People typically embark on home renovation projects with a mind towards increasing the value of their home for resale purposes. There are different rules of thumb for the expected recoup value of various home improvements. Landscaping, however, is the only improvement that increases in value over time, whereas changes to the structure depreciate through the years.
The initial cost of installing plant material is directly proportional to the size and age of the plant. Think of planting a small tree for say $80. As that tree matures over time, and grows into a major specimen highlighting the front yard, at 30 feet in stature, its value (replacement cost) will likely be over $1,000. If ‘instant gratification’ is not an issue, there is tremendous value in installing well-planned, good quality plant material to reap its value as the landscaping matures.
The American Society of Landscape Architects recommends that property owners spent about 10 percent of the home’s value for landscaping. This, of course, includes the cost of cultivating the gardens and installing plants, as well as hardscape features such as patios, lighting, arbors, paths, and water features. Given the magnitude of such an investment, the wise homeowner will invest in a landscape plan. The Association of Professional Landscape Designers can direct the homeowner to a designer nearby that has the “ecological, aesthetic and technical training to provide solutions that may not have occurred to you.”
New homeowners typically set aside a budget for home improvements and renovations. The landscape often is saved for “down the road.” Good landscape planning can take years to implement and, therefore, it is beneficial to have a professional evaluate the landscape and develop a master plan, or at least provide advice on how to stage changes to the property, at the very outset. Ignorance about health and viability of mature trees on the property can have very costly and devastating effects, as terrible storms have demonstrated.
In fact, the landscape industry includes subset niches for those who provide professional consultation about landscapes, or coaching (lending their expertise to teach homeowners how to garden their property). That large stand of bamboo that shields the potential new property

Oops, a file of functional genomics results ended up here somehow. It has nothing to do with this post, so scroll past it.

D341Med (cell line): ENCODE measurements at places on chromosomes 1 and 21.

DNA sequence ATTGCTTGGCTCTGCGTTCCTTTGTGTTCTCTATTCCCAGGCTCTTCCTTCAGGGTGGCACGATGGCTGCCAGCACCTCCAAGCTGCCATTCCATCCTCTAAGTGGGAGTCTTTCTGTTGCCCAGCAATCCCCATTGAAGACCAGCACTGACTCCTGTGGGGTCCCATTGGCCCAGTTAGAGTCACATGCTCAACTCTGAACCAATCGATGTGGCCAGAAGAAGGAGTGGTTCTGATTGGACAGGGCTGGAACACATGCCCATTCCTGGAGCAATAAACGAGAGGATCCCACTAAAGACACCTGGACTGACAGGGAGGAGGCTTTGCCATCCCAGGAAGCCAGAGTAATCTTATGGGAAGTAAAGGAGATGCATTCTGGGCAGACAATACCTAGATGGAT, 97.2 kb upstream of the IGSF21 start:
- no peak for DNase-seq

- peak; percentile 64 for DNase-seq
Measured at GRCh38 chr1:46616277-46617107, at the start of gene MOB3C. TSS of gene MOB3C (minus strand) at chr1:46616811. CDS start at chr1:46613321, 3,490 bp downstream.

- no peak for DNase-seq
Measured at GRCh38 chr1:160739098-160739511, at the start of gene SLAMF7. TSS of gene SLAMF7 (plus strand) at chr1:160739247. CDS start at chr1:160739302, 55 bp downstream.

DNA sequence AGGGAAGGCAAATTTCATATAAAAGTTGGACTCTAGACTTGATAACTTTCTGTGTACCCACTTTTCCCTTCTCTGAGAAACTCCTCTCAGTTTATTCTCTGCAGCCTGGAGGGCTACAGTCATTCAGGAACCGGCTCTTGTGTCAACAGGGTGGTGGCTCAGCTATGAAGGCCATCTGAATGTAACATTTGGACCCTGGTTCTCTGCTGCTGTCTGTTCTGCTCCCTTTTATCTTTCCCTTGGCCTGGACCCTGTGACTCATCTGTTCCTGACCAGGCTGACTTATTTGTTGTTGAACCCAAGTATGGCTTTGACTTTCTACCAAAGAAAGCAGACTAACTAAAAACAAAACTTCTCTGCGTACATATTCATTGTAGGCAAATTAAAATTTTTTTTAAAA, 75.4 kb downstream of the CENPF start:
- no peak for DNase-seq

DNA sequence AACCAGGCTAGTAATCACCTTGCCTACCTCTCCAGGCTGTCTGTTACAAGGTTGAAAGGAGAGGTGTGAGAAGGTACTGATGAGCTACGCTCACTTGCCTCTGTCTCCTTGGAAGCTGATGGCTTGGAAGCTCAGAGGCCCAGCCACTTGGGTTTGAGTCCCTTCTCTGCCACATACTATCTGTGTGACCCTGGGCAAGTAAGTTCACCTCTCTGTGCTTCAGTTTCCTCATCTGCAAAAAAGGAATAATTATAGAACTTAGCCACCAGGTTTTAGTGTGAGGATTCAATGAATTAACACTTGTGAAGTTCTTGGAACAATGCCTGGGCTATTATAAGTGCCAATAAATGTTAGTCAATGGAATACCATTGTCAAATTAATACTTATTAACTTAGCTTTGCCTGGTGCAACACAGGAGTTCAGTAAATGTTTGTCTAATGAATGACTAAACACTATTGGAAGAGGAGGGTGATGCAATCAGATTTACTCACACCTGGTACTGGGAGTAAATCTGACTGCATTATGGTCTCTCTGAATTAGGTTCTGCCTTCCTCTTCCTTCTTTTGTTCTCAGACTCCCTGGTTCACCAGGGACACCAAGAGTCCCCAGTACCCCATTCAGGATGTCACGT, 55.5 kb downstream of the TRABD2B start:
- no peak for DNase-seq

from close neighbors may in fact be a landscape nightmare, as certain bamboo is extremely invasive and quite costly and difficult to remove, or at least keep in check. If you enjoy gardening, a trained landscape designer can guide your DIY projects so that you incorporate plants best suited to your area, cultural conditions, and maintenance abilities. Homeowners intent on taking the landscape into their own hands often fall victim to one of the biggest pitfalls of landscaping: proceeding without a coherent plan. Their piecemeal approach ultimately often leads to a disorganized landscape with a hodgepodge of favorite plantings with no harmony, unity or polish. Implementing a coherent plan, over time, will enable development of a harmonious landscape while remaining within budget.
An attractive and interesting landscape – curb appeal — is the first thing that potential homebuyers see, and it may govern their interest in looking inside. But even if increasing the value of your property is of minor importance, the satisfaction and enjoyment of a nicely designed landscape – the first thing you see each time you leave your house or arrive home – undeniably will improve the quality of your life, and those who surround you.